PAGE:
What's going on in river restoration in Scotland?

Guest blog - Angus Tree, NatureScot

Restoring a section of the Beltie Burn, Aberdeenshire. © James Shooter/ScotlandBigPicture.com

Numerous river restoration focused projects have been completed or are underway in Scotland courtesy of the Scottish Government’s Biodiversity Challenge Fund (BCF), a competitive fund administered by NatureScot. Launched in 2019, it’s aimed at innovative action that will help mitigate the effects of climate change and improve biodiversity by increasing the resilience of our most at-risk habitats and species and creating large areas of new or restored habitat. The investment supports Scotland’s post-pandemic green recovery.

To date £6.4m has been dedicated to the BCF; £2m of this will be spent in 2021 by the twelve projects that were recently selected from the third round of bidding. Both rural and urban river restoration initiatives feature in these successful projects: freshwater pearl mussel habitat will be restored downstream of a hydroelectric power scheme in northern Scotland; and green river corridors will be developed to link nature reserves and conservation sites in south-east Glasgow. Common to all of the projects are practical steps that are being taken to improve natural habitats, safeguard plant and animal species, and improve biodiversity.

Revive the Allan

In the 1850s a stretch of the Allan Water, a tributary of the River Forth, was straightened and embanked to accommodate the Stirling to Perth railway line. The Revive the Allan project has re-naturalised the river between Greenloaning and Blackford. The first phase improved the riparian corridor and reconnected the river with its floodplain between Milton of Panholes and Deaf Knowe. As well as ensuring the sustainability of existing wetlands, the work linked them to new, seasonal wetlands and so improved both wetland biodiversity and natural flood management.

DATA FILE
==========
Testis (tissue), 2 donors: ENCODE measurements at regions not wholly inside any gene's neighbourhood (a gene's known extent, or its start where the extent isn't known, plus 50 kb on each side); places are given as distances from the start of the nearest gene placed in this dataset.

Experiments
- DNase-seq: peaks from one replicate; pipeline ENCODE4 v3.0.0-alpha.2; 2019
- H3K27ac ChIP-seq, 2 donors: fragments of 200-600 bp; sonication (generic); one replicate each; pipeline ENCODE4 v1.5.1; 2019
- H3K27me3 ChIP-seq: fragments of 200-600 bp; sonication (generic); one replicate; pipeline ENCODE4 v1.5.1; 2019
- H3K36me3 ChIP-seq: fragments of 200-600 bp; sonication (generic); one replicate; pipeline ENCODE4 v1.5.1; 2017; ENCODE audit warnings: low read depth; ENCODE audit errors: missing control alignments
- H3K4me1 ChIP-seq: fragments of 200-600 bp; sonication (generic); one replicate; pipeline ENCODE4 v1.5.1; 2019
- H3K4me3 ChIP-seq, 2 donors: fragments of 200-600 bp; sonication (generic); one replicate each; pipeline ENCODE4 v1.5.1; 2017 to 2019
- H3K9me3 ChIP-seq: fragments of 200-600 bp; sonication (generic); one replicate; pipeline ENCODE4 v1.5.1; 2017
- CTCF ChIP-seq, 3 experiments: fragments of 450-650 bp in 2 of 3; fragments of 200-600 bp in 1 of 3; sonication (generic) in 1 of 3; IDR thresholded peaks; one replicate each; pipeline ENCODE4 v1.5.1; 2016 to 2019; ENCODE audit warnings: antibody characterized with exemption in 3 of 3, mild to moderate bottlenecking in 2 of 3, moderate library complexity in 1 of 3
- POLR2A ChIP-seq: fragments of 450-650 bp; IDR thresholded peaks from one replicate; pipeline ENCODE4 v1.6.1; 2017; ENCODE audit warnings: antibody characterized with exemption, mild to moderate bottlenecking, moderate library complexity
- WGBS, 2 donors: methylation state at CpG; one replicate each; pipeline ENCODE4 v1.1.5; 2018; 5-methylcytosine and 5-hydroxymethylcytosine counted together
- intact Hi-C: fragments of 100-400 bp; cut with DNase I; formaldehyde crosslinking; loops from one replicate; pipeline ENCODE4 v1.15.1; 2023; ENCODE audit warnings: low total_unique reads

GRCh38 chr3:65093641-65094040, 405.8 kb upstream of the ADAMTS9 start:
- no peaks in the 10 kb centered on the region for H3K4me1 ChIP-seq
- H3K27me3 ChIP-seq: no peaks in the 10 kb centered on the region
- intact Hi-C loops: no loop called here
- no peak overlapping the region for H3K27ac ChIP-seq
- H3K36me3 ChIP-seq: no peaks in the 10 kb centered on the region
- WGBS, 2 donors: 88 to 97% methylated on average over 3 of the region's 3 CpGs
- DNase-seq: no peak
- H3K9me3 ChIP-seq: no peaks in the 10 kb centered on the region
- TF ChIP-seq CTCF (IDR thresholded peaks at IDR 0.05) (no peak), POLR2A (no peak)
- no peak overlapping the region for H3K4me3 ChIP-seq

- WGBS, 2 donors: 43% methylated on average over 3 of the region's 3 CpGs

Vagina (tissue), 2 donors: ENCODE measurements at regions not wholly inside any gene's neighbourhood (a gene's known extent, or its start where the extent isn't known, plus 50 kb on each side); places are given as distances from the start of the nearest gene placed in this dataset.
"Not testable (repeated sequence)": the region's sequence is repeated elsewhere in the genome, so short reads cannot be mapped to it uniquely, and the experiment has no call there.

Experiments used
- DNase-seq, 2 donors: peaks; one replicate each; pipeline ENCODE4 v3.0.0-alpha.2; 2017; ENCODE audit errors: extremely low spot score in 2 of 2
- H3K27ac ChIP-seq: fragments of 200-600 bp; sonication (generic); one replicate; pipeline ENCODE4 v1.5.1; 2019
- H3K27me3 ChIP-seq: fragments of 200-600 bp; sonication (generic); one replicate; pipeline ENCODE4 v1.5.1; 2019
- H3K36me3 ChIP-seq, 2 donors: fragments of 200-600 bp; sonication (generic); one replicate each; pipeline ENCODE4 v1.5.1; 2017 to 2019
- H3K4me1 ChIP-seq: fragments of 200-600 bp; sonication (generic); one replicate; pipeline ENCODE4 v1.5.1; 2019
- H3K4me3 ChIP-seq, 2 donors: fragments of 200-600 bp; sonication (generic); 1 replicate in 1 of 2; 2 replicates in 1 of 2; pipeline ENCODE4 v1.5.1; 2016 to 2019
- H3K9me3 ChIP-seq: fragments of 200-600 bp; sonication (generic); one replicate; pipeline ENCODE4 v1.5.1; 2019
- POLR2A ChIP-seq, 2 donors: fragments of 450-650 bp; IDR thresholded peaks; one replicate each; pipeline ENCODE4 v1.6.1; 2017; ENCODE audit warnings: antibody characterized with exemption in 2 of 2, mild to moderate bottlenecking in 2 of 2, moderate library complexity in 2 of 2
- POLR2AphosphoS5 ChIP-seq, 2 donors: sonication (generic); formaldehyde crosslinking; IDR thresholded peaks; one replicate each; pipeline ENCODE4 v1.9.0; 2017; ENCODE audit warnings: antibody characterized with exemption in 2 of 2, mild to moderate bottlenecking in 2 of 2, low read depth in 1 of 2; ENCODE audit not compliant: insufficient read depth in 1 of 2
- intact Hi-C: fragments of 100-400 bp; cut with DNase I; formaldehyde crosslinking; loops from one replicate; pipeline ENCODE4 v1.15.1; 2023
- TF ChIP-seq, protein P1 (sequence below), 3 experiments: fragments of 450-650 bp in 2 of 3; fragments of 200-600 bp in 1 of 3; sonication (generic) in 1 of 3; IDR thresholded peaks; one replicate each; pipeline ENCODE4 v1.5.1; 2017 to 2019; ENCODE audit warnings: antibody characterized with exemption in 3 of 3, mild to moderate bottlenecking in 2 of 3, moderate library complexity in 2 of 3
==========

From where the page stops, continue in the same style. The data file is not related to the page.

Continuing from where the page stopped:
Link to more information: https://forthriverstrust.org/revive-the-allan-biodiversity-challenge-fund/

This part of the river is sparsely wooded. Native riparian trees have been planted to form a green corridor, shading the river and reducing soil erosion and so providing habitat for an array of aquatic and terrestrial species.

Wood logjams have been installed and boulders placed to encourage controlled re-meandering. This will reduce bank erosion in key areas, slow the passage of water and sediment and so rejuvenate areas of gravel, and create greater flow and habitat diversity. The removal of part of an embankment provides space for flood flows and gives the river the freedom to evolve naturally.

The effects of the work are being monitored, and landscape scale changes will be evaluated.

A typical pre-restoration scenario on the Allan Water. © Gary Brown/Forth Rivers Trust

Placing large wood structures and re-profiling a bank on the Allan Water. © Gary Brown/Forth Rivers Trust

Easter Beltie Restoration Project

The Beltie Burn is a tributary of the River Dee Special Area of Conservation (SAC) which is notified for its populations of freshwater pearl mussel, Atlantic salmon, and otter. The Easter Beltie Restoration Project has re-meandered a straightened part of this agricultural stream in Deeside.

Link to more information: www.deepartnership.org/general-news/the-easter-beltie-report-a-tale-of-r...

Originally a sinuous channel flowing through low-lying wetlands, the Beltie Burn’s middle reaches near the old Deeside railway were realigned, embanked, widened, and deepened. This degraded habitats for fish, plants, and invertebrates and disconnected the stream from its floodplain, reducing the capacity of the area to store floodwaters. The restoration has created a new two-kilometre stretch of river corridor at the heart of a 10 hectare floodplain with abundant wetland habitats and enriched by native woodland.

The gathering of ecological data for more than three years prior to restoration will enable a rigorous appraisal of the project’s success and so contribute to the IUCN NCUK River Restoration and Biodiversity Programme.

Managed by the Dee Catchment Partnership, the project is a collaboration that brings together the Dee District Salmon Fishery Board, the River Dee Trust, and the James Hutton Institute, and is supported by Aberdeenshire Council, Scottish Forestry, the Scottish Environment Protection Agency, and NatureScot.

A stretch of the proto-channel. © Susan Cooksley/James Hutton Institute